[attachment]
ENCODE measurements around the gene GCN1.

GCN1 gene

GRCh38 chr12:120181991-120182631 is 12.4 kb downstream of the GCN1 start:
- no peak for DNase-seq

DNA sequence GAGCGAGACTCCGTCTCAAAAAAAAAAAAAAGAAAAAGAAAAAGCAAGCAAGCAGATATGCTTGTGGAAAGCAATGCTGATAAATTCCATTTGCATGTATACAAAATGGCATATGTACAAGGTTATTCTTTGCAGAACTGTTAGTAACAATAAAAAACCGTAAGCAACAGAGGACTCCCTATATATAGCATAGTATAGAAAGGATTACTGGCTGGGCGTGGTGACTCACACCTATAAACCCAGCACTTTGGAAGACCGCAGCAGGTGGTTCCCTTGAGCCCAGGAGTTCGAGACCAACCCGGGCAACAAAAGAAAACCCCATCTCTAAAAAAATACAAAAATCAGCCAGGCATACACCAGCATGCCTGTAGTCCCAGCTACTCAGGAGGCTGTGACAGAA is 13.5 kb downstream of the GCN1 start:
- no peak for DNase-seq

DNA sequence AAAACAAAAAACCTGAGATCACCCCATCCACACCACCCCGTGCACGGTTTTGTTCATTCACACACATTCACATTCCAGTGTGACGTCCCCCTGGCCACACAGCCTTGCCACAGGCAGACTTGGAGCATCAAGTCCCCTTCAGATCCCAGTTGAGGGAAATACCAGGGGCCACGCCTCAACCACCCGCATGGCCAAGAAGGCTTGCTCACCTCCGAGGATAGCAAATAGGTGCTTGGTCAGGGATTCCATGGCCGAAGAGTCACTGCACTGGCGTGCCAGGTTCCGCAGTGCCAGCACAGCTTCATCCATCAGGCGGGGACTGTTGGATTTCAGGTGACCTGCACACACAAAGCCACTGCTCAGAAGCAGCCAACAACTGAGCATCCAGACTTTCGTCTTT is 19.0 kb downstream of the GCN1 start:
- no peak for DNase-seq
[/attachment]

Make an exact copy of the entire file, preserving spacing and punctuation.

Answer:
ENCODE measurements around the gene GCN1.

GCN1 gene

GRCh38 chr12:120181991-120182631 is 12.4 kb downstream of the GCN1 start:
- no peak for DNase-seq

DNA sequence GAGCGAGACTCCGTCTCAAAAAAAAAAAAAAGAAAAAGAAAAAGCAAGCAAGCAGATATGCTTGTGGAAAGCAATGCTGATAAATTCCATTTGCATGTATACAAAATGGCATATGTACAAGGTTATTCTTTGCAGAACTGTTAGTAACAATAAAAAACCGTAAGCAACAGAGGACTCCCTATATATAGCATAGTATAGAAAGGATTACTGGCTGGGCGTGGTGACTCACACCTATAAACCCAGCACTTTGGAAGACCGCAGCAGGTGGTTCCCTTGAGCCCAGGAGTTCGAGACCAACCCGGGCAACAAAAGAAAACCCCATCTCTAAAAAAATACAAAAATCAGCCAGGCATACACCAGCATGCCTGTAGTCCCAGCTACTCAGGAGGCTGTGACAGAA is 13.5 kb downstream of the GCN1 start:
- no peak for DNase-seq

DNA sequence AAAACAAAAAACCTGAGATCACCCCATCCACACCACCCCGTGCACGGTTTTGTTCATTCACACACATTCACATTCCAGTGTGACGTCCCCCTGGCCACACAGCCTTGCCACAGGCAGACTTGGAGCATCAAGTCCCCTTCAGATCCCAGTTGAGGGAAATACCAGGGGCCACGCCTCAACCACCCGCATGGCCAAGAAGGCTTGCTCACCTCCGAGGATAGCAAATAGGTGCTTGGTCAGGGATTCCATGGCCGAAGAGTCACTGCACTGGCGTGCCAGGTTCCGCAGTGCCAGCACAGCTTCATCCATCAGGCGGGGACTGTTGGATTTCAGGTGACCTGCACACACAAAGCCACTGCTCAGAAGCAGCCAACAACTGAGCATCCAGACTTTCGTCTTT is 19.0 kb downstream of the GCN1 start:
- no peak for DNase-seq